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Marioysikax

2D games and antialiasing

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Now that N/A is in use, I stumbled to one simple problem: does antialiasing apply to games that are 2D? We already know FOV and anisotropic filtering doesn't.

 

For most part 2D games are done in way that sprites themselves are antialiased or done in pixel style. However some games like Metal Slug 3 and emulators like zsnes allows you to apply filters which smooths out upscaled pixel graphics (2xSAI, HQ filter, Super Eagle) that are used more with image scaling than antialiasing. They also include other filters like scanlines and CRT effect. Even Desmume only includes filters as they can't increase internal 3D resolution yet.

 

I would say 2D games should be N/A for antialiasing as they don't use regular 3D antialiasing methods. Other way of doing things is to make it true/false and then list what upscaling and filtering methods game uses as filters technically remove aliasing.

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Anti-aliasing means smoothing the edges of polygons etc. in games with 3D elements. Scalers have a different purpose so don't count for this. Purely 2D games use n/a for both AA and AF.

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This might sound weird and off-topic, but... I've just now realized, that if you make a line in Paint, that isn't entirely vertical or horizontal, it's going to be - by default - extremely jaggy. But if I were to make such line in Photoshop - I'll get an option to make it smooth... and now, I've finally realized - that yes, there is a point in Anti-aliasing in 2D graphics. Not like, it's extremely crucial to have it, as many 2D games already have a fixed camera position and they will not apply any rotation to it, not to mantion many of the sprites used in such games are already smoothed out, but I guess distinguishing whatever AA should be n/a or false is a waste of time and we won't be hurting old games, if we just state it's false.

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I might be mistaken, but purely 2D games can and sometimes feature anti-aliasing settings. Its purpose is essentially to get rid of jagged edges. It can be applied to any geometrical shape, and is used in sprite based games 2D (as in flat, not 3D graphics, models, nothing of the kind).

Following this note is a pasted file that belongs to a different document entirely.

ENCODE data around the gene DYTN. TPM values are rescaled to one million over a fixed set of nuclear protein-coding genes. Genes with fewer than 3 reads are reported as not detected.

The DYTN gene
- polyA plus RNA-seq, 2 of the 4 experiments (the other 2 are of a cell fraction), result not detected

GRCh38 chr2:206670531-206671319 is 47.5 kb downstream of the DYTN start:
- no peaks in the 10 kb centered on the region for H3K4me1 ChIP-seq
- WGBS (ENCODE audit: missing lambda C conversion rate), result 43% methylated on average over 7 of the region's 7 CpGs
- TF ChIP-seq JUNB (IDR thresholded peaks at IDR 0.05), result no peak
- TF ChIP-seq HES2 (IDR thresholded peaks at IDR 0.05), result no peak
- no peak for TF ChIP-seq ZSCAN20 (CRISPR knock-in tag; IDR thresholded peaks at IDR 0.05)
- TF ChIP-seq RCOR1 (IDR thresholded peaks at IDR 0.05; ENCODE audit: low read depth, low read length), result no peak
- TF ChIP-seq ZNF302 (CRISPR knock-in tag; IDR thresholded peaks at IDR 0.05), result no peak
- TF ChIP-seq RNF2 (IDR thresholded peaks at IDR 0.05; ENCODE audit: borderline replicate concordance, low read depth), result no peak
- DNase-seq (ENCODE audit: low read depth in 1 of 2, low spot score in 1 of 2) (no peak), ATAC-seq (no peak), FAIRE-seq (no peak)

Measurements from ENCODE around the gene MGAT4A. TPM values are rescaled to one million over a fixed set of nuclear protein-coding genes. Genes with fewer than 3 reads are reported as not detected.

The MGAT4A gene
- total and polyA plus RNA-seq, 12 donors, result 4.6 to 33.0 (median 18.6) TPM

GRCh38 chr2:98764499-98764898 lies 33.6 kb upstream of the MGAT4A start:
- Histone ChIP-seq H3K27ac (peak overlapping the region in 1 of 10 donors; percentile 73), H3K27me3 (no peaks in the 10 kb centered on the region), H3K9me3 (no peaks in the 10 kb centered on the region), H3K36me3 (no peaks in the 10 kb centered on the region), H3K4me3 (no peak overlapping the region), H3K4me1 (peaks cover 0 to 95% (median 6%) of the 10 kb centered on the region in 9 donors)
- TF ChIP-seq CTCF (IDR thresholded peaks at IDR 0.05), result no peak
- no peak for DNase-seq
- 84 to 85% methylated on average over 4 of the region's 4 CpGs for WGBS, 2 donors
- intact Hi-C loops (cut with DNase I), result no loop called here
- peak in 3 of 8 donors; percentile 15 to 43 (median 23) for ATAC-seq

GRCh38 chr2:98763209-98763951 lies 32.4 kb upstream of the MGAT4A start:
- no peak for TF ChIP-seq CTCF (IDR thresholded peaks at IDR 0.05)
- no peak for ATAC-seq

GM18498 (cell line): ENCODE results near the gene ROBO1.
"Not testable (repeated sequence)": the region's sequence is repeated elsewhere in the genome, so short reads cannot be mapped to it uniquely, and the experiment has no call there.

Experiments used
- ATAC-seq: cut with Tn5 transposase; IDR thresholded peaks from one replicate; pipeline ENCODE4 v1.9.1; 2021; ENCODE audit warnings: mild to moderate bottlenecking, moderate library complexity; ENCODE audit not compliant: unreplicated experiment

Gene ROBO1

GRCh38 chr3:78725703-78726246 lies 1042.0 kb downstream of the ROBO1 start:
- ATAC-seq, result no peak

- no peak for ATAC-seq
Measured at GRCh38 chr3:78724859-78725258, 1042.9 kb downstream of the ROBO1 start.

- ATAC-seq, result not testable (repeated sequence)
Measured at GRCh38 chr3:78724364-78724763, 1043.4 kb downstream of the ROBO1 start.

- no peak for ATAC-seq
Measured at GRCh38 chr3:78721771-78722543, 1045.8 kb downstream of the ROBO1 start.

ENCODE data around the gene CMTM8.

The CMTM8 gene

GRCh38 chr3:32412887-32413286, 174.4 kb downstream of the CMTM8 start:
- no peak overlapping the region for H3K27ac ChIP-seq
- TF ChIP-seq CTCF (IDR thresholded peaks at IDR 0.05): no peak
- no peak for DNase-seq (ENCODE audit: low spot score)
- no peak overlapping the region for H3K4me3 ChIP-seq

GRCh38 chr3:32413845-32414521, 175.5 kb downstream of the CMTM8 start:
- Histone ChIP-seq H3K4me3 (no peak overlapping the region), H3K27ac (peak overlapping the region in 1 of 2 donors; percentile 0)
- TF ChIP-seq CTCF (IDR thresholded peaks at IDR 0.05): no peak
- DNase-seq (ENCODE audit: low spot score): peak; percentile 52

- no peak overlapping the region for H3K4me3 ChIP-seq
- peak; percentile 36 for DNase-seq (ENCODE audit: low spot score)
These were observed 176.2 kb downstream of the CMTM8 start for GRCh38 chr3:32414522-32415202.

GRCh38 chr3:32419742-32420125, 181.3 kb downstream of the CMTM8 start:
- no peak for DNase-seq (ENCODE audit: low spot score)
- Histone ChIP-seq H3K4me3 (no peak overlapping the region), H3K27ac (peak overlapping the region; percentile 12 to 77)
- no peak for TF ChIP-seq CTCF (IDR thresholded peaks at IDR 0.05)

Can you give me example as I said in first post that usually that antialiasing is image filter which gets rid of pixelated sprites instead of aliasing.

 

This might sound weird and off-topic, but... I've just now realized, that if you make a line in Paint, that isn't entirely vertical or horizontal, it's going to be - by default - extremely jaggy. But if I were to make such line in Photoshop - I'll get an option to make it smooth... and now, I've finally realized - that yes, there is a point in Anti-aliasing in 2D graphics. Not like, it's extremely crucial to have it, as many 2D games already have a fixed camera position and they will not apply any rotation to it, not to mantion many of the sprites used in such games are already smoothed out, but I guess distinguishing whatever AA should be n/a or false is a waste of time and we won't be hurting old games, if we just state it's false.

You must be using really old paint. Windows 7 zoom 800% from bottom right and draw line slowly and it applies AA to it. With photoshop/gimp you can draw lines also without antialiasing if needed though. 

To me it just seems slightly unfair for 2D games in general to make AA false as even if they did introduse AA for them sprites on older titles are pretty small so AA just makes them blurry. For newer games like Dust: an Elysian Tail you can't see single aliased edge anywhere and that game has literally every PC option it can have so AA is clearly N/A for that.

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Uh, sure. Guacamelee.

They use proprietary engine but game seems to have vector based models instead of sprites. Workshop items are done with adobe flash so this would at least hint that's the case: http://steamcommunity.com/sharedfiles/filedetails/?id=166995993